San José, Costa Rica, since 1956

Arias Sends Friend & Fellow Classmate to D.C.

The new administration of U.S President Barack Obama has brought the mantra of “change” to Washington, D.C. But Costa Rica has been bringing change to the U.S. capital as well, naming a new ambassador to the United States who assumed his charge this week.

Luis Diego Escalante, Costa Rica’s new ambassador to the United States, is a former classmate and longtime friend of President Oscar Arias, who helped found and served as president of the CR-USA Foundation, a nonprofit dedicated to sustainable development in Costa Rica and cooperation with the U.S. Escalante, 65, was economy, industry and commercial minister, as well as foreign trade minister and president of the Costa Rican Tourism Board during the first Arias presidency (1986-1990). He also was president of the Coffee Institute of Costa Rica (ICAFE) and has been actively involved with business and conservation organizations such as the National Competitiveness Council and Arias’ initiative, Peace With Nature.

In an interview with The Tico Times this week, his first since Arias named him ambassador, Escalante said the Obama administration presented a “beautiful opportunity” for strengthened ties between the two nations.

TT: First, perhaps not all our readers understand this ambassador replacement process. How long will your term last? Do you know if you will remain in Washington after the presidential election in Costa Rica next year?

LDE: Not really. In reality, the ambassador in Washington is precisely one of the (most important) tools of the president. The president has the absolute right to place and remove at any moment the ambassador in Washington. With President Arias leaving and a new president arriving, obviously there may be a new ambassador named. That’s the rule.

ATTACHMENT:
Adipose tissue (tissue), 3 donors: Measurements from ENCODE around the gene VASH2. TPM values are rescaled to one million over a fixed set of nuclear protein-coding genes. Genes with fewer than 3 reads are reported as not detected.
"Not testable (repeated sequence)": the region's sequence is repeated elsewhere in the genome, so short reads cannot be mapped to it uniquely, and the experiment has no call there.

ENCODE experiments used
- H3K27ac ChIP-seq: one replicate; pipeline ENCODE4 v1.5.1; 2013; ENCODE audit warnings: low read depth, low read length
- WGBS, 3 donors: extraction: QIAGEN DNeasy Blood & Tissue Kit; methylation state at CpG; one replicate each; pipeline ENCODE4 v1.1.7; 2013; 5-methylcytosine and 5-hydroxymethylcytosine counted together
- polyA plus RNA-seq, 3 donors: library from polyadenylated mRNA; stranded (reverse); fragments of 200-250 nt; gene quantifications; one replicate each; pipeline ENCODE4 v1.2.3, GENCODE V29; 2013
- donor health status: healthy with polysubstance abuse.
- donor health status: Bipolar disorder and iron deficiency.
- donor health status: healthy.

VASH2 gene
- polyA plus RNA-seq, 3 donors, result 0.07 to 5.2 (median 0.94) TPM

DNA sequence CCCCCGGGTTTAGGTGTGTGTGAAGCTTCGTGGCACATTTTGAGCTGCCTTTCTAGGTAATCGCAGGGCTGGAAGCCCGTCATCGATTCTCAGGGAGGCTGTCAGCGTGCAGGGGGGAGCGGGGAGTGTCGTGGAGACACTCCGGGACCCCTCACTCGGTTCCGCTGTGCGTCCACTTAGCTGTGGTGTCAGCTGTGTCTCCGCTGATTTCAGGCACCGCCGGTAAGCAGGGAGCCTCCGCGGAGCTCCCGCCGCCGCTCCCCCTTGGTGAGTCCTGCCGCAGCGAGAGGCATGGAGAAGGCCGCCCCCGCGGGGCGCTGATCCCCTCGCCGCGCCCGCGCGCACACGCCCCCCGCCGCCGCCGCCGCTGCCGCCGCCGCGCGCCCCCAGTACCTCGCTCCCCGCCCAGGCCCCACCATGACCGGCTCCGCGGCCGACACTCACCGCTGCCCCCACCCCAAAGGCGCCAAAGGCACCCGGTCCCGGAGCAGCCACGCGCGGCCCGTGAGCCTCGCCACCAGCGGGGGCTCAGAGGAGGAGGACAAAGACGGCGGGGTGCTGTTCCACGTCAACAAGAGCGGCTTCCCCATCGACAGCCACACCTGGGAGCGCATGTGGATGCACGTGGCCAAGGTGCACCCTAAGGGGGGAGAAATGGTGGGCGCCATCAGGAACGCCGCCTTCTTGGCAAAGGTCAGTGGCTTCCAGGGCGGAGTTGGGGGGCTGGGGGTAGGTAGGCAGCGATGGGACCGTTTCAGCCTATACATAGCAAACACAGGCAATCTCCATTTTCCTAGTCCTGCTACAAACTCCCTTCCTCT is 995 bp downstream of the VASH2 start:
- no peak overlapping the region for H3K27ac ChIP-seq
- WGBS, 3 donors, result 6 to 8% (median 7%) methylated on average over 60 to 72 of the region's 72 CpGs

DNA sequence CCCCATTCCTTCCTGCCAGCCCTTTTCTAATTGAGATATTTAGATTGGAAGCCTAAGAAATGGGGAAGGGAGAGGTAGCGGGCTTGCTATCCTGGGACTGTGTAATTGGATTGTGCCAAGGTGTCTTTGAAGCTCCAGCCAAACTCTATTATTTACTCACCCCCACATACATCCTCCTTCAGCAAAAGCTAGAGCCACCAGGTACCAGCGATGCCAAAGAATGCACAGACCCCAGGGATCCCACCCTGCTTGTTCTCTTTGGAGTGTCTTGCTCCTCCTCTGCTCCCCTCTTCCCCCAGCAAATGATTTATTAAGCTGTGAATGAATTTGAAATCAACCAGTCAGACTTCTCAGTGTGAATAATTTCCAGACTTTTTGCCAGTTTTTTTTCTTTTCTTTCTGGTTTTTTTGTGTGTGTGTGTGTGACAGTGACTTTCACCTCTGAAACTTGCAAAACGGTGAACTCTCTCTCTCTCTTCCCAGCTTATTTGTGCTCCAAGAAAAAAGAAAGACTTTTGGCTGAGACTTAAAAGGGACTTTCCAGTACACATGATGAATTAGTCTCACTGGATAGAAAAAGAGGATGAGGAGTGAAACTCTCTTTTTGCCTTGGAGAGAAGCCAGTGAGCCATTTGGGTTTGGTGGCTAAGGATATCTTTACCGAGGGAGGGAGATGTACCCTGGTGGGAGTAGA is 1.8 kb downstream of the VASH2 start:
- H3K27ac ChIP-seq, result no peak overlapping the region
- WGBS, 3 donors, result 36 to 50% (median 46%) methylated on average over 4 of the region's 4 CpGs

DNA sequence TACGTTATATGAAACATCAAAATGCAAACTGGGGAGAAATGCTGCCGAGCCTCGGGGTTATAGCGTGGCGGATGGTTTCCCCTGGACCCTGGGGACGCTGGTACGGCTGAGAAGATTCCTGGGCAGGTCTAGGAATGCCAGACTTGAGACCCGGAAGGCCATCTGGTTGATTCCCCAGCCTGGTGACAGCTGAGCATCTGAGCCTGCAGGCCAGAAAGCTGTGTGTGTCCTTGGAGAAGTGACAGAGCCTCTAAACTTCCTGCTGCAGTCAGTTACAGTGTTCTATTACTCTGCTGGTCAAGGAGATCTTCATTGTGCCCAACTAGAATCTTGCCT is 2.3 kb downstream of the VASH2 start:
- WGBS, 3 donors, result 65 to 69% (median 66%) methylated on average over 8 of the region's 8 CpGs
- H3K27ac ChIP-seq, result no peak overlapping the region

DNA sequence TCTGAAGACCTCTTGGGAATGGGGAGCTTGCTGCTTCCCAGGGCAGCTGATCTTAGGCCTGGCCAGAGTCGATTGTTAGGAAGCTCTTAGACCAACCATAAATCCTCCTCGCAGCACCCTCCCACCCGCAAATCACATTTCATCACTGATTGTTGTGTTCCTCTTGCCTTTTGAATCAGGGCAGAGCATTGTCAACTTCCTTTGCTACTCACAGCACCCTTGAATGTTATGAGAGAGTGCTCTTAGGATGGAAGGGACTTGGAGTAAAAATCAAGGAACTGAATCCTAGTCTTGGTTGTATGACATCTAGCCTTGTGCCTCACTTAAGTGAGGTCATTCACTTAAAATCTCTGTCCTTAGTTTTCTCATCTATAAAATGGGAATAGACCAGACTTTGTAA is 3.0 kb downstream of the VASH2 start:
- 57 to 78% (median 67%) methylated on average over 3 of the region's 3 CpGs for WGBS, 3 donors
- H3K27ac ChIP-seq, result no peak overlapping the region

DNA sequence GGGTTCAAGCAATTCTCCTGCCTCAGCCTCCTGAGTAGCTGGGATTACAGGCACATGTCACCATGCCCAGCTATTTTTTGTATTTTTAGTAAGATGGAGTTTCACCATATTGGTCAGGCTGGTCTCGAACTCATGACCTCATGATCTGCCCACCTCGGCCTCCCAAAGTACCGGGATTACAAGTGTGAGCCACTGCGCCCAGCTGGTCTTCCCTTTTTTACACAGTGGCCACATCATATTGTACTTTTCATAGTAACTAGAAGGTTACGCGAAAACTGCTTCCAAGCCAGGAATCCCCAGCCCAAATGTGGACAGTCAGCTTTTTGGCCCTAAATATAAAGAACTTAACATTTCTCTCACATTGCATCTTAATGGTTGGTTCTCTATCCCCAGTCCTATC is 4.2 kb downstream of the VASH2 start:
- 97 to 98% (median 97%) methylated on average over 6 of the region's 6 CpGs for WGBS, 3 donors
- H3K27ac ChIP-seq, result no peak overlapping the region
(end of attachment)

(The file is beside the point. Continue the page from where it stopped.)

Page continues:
What encourages you the most about the relationship looking forward? I think maybe the most encouraging is to hear the message that there is the desire to find consensus and to listen to countries.

What was your reaction when you heard that you would be ambassador? Naturally I was aware, of the possibility of my nomination, so I was ready and prepared.  But the official news came in a totally unexpected way.

I was enjoying dinner with my wife, my daughter and two of our granddaughters in a little restaurant in Manzanillo, a little town in the beautiful, south Caribbean coast while waiting for news of the arrival of my son-inlaw, Oscar. When… suddenly the phone rang, I answered, thinking it was the father of the girls, “Luis Diego, this is Oscar.” and I said, “Hey, great to hear from you! We were waiting for your call.” And so President Oscar Arias, immediately responded, “Well, I’m happy. Because you’re going to Washington.”

What would you say the biggest strengths are in the relationship between Costa Rica and the United States?

(The) recent history of cooperation, the recent history in trade, the recent history in tourism, they are all areas that indicate there is that joint possibility. Now I think that our country, even though we are small in size, we have been productive and big in ideas in many areas. … I think that we have been visionary in the way we have managed our public health (care system). Because if there is anything that people need, and would do anything to have, it would be health care.